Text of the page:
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What Does “Othering” Mean?

Othering is when we identify other groups of people as not fitting in with our own group. Businesses should take note.What Does “Othering” Mean?

Sunday thoughts: what is “othering”?

Othering is when we identify other groups of people as not fitting in with our own group. It’s literally us and the “others”.

It's often used with a negative connotation of "us vs them". It can be about skin colour, nationality, gender orientation, religion, age, and more. For example, locals vs immigrants, white vs black, Christians vs Muslims, etc.

Although some forms of “othering” have always existed, for example the ones mentioned above, I now see there are newer, more subtle forms of “othering” that seriously concern me.

The conservative vs liberal debate is gaining momentum in Europe and the US reaching violent tipping points. This time it’s “us vs them” all within the “us”.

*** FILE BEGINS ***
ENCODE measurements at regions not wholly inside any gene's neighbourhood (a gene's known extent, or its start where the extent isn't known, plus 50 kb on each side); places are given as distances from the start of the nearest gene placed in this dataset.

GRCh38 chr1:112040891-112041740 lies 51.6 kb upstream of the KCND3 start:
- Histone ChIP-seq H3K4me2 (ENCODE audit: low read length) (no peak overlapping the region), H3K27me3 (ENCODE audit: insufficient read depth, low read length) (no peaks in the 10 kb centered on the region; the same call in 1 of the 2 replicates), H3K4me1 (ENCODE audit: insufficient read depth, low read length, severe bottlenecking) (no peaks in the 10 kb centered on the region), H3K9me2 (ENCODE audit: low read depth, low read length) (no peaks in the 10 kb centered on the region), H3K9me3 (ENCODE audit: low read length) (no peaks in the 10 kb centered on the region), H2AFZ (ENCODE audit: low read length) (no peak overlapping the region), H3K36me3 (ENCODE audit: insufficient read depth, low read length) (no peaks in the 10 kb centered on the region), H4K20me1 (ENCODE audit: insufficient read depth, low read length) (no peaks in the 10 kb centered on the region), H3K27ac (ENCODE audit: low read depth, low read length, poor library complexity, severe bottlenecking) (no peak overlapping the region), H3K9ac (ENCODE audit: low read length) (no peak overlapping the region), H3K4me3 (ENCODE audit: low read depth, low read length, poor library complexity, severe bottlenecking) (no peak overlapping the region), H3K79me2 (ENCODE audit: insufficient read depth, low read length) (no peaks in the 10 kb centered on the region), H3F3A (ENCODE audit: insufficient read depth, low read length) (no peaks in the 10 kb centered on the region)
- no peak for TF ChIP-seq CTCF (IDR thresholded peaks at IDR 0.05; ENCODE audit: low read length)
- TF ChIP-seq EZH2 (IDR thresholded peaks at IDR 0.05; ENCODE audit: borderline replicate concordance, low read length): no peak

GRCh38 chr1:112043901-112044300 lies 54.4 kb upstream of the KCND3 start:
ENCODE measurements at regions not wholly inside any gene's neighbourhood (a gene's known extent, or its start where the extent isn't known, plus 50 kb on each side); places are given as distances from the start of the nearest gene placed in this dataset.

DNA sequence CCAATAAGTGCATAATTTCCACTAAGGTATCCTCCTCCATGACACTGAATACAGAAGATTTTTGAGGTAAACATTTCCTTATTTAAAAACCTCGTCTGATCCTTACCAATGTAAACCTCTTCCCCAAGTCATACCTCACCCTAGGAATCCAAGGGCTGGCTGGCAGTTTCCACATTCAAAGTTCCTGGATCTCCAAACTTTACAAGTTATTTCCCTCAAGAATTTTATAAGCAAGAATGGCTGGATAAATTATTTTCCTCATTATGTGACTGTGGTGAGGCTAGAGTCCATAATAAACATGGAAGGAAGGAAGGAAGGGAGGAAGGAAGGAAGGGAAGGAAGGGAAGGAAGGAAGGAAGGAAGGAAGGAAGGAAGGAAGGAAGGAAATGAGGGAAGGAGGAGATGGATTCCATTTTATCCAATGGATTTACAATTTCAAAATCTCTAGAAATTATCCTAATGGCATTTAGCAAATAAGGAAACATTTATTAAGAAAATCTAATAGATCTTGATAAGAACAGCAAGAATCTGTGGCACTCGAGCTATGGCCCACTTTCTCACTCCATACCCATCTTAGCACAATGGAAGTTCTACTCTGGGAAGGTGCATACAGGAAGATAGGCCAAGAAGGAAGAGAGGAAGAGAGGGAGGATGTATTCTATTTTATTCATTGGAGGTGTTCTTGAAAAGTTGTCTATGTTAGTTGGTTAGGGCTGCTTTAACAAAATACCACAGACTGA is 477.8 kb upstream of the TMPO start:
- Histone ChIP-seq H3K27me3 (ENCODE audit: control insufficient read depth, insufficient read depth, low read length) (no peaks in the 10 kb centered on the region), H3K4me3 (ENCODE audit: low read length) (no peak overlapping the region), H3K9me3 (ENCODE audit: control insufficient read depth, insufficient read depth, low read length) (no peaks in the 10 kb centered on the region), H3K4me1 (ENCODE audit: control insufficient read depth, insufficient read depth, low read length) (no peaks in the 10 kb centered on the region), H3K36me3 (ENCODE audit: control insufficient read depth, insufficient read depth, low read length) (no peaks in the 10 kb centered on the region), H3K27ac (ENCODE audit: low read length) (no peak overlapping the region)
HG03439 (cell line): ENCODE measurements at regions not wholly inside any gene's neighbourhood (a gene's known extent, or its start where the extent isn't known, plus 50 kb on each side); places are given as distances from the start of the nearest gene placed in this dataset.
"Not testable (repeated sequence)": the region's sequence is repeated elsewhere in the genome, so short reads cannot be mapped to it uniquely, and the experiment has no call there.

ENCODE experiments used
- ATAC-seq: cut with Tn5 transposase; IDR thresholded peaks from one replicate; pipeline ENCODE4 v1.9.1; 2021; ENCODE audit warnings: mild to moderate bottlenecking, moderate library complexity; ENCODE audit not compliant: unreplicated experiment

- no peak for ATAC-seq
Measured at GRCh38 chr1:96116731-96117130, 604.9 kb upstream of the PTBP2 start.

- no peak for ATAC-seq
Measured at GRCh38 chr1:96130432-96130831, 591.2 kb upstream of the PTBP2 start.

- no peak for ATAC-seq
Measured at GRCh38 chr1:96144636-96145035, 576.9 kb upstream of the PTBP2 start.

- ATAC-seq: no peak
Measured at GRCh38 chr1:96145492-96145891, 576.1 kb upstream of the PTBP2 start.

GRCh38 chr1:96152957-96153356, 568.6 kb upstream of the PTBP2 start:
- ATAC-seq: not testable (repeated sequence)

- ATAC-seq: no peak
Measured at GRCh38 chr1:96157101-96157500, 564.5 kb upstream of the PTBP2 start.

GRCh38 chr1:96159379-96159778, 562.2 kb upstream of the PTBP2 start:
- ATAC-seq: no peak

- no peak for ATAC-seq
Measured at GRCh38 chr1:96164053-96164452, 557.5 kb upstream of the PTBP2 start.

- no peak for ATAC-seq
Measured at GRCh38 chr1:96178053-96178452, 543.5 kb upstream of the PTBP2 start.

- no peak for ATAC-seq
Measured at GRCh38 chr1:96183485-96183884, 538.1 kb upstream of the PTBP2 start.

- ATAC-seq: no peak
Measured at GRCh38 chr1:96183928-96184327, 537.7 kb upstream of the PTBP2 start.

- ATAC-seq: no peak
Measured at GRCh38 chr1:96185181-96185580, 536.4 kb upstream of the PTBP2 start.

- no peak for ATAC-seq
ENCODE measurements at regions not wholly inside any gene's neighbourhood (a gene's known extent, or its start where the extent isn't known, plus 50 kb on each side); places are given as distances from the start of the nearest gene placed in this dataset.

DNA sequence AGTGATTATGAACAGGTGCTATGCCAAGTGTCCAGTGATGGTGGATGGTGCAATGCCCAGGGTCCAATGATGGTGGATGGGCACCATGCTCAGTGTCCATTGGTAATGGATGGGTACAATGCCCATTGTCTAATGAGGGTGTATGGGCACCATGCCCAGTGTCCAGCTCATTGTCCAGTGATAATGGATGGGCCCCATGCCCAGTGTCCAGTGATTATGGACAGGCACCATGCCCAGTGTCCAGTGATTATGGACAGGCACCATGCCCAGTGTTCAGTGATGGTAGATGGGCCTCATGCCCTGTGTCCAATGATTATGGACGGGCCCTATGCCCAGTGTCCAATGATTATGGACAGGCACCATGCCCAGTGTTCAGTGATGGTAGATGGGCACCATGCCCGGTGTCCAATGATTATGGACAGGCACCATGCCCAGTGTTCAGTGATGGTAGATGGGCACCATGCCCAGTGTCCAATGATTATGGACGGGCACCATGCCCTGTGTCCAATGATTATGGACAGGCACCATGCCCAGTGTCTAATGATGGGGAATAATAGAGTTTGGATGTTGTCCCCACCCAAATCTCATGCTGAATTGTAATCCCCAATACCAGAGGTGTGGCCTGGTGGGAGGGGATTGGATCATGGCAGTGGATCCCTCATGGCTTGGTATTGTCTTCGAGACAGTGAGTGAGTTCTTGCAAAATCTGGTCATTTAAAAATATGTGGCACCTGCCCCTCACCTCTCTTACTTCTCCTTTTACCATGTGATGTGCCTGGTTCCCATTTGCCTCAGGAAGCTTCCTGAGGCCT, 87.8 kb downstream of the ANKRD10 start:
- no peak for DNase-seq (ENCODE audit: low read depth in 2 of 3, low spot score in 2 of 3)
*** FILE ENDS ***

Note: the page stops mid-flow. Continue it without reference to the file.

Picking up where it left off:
White American/European conservatives are violently infuriated against their liberal counterparts, and vice versa. What used to be just a political opinion is becoming a dangerous ideology that goes beyond the typical forms of "othering" described above.

A conservative American might get along with a conservative Eastern European, for example, although far in geography, culture and religion. Similarly, a young hard-right Gen Z will likely get along with a 90-year-old former fascist, despite having little else in common.

Both sides are going to extremes, claiming only they are right while everyone else is wrong. Social media is obviously a great catalyst for this.

I was reading some articles about this and how it impacts the world of work and business.

Customers, employees, and stakeholders are increasingly angry and expect companies to always take a side in political and social matters. It’s not possible to stay neutral or simply avoid the debate.

Disney faced trouble for staying silent regarding Florida’s “Don't Say Gay” bill in 2022. Coca-Cola and Delta Air Lines had similar problems for not promptly condemning Georgia's restrictive voting rights bills in 2021.

It’s not up to me to judge these companies’ actions, but one thing is certain: the debate is increasingly polarised, either-or, right or wrong, often reduced to a simple dichotomy instead of informed analysis. Also, the level of violence and outrage is rising.

How can companies, managers, and employees navigate all of this?
I wish I knew!

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